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Olivia de Havilland,
Richard Girard is part of a New Orleans family working closely with the English Warburtons. When Richard meets Mary Warburton she is engaged to Erik von Gerardt. He does wed Mary but their time in America is financially difficult.
It is Venice, 1900, and Fenella is engaged to composer Caryl Dubrok until she hears that an unmarried woman named Gemma and child is staying with a composer named Dubrok. So the engagement is off and so is she for the mountains. There she meets and is intrigued by Sebastian, but she does not know that he is the composer that Gemma is staying with. When she learns about him, Gemma demands that she choose but Fenella cannot so Gemma and Sebastian leave to be married. They go to England to write his Ballet and Caryl and Fenella are re-engaged. But Fenella still loves the fun-loving Sebastian. Written by
Tony Fontana <email@example.com>
Surprisingly good performance by handsome Errol Flynn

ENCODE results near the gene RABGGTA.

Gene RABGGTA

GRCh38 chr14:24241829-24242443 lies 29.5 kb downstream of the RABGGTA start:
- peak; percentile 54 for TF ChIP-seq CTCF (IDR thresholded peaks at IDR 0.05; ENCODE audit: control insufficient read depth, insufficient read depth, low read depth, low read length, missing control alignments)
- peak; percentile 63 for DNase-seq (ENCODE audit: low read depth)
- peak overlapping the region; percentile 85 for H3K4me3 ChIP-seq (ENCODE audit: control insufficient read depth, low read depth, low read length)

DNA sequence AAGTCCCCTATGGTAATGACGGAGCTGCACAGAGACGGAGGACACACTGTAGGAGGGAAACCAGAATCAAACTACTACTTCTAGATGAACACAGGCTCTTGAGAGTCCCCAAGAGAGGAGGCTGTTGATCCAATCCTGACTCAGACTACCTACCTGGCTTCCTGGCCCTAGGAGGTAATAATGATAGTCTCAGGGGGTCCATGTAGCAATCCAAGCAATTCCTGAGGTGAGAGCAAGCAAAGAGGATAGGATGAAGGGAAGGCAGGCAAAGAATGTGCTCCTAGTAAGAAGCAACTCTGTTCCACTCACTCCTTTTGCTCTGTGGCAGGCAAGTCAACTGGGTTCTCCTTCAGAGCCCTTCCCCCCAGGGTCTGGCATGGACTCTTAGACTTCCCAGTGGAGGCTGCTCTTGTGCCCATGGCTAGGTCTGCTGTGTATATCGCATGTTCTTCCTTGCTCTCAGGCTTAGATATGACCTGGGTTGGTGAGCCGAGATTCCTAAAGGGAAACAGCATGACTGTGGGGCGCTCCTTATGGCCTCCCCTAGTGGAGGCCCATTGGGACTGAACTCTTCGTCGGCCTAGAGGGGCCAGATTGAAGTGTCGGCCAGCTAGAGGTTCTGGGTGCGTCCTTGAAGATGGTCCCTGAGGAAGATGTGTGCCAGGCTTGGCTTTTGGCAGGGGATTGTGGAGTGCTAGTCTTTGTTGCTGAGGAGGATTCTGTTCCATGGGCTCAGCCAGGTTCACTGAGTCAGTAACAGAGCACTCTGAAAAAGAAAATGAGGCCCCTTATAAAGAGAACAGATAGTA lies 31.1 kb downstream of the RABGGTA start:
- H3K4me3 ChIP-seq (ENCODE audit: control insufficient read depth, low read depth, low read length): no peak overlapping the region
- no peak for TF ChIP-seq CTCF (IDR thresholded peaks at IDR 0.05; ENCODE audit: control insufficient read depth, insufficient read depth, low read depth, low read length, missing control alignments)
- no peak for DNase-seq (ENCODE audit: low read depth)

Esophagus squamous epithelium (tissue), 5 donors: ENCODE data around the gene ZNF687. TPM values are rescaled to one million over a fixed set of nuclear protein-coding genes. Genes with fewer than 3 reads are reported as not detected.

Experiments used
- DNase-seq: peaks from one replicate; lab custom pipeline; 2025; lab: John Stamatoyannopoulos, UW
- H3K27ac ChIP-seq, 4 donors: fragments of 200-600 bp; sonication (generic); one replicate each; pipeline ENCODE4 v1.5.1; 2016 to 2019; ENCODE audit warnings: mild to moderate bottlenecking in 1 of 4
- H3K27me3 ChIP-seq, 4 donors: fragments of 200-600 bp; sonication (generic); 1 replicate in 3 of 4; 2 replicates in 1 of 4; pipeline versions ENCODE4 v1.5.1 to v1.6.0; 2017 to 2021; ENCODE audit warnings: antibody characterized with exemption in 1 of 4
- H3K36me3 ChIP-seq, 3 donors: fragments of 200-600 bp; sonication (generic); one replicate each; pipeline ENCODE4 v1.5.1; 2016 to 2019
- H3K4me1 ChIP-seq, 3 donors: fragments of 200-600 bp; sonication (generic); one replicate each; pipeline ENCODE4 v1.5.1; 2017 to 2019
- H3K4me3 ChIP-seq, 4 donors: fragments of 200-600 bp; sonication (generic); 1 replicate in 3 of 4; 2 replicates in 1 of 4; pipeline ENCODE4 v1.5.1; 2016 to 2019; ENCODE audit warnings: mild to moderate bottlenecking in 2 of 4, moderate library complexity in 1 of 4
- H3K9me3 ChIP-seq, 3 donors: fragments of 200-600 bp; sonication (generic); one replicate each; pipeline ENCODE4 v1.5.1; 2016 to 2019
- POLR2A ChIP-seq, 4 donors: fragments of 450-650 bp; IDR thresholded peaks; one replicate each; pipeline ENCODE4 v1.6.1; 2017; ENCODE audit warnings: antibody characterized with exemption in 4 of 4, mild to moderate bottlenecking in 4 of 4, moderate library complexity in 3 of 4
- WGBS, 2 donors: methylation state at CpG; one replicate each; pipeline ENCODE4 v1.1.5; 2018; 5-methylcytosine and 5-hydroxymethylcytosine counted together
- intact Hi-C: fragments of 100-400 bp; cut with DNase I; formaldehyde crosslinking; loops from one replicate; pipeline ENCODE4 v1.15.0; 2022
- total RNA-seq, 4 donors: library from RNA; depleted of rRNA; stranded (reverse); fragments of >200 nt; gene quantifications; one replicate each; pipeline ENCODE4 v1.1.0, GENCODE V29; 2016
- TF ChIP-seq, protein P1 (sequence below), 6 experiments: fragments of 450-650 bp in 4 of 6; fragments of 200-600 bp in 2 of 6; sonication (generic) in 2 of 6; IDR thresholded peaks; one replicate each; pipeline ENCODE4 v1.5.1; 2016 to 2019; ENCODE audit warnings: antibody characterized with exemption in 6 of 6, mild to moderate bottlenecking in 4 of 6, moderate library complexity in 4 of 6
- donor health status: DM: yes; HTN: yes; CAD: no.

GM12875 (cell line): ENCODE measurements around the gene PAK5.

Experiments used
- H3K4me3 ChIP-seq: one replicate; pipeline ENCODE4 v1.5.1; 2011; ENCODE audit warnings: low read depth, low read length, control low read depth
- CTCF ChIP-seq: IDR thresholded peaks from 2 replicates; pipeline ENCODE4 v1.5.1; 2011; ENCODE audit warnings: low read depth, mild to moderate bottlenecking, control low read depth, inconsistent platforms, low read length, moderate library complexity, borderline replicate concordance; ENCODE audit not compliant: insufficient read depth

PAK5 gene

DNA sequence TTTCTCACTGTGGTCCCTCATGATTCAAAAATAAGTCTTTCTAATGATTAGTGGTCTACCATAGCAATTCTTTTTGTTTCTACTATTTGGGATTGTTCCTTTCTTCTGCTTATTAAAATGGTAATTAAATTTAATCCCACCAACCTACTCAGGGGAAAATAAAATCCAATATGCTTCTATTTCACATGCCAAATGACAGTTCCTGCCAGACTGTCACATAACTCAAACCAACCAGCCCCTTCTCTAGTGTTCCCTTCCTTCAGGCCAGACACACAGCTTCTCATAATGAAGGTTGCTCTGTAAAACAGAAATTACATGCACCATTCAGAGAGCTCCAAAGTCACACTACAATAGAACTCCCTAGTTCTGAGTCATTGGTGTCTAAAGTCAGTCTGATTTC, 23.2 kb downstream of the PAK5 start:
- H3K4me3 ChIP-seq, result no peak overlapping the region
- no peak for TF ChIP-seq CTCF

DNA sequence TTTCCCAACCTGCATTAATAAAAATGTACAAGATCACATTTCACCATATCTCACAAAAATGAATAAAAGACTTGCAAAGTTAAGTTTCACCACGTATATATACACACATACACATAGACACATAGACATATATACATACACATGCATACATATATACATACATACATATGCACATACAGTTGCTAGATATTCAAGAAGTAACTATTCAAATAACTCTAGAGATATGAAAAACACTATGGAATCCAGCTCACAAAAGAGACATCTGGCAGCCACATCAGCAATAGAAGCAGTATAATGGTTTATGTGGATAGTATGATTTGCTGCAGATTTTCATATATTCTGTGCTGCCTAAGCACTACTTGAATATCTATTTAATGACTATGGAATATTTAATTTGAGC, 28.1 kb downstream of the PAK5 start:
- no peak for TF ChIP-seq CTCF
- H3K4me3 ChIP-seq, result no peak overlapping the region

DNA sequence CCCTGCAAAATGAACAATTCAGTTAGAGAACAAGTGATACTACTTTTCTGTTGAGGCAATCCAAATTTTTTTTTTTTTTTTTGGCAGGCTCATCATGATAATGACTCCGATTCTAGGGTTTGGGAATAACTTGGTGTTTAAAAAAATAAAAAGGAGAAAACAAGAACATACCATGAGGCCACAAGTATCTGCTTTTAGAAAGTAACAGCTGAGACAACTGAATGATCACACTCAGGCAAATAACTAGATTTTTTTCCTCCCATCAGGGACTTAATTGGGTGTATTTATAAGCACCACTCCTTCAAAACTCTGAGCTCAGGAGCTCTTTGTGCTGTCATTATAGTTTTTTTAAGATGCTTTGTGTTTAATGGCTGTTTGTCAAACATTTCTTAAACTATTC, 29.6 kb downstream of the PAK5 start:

I think the casting of the actors is exceptionally good and Errol Flynn's nonchalant manner fits perfectly in this story. I felt it demonstrated the lesson that we don't appreciate what we have until it is too late and is taken from us. We mustn't take love for granted.
I was particularly interested to see Albert Bassermann appearing in this film and recognized his voice immediately because of his next and last acting performance which was in the famous 1948 film "The Red Shoes" in which he had a fairly significant role - not bad for an actor nearing 80 years of age!
Ida Lupino as 'Gemma' is cast adrift after a short union in marriage which produced a son, but she must fend for herself when tragedy ends the union. She links up the Sebastian (Flynn), a musician, who also happens to have a brother that is in music too.
I like the moderate display in this production of the film, nothing overblown or showy, but just plain and simple, almost like a stage production in a way and more true to the story.
It's an excellent movie and well worth seeing.
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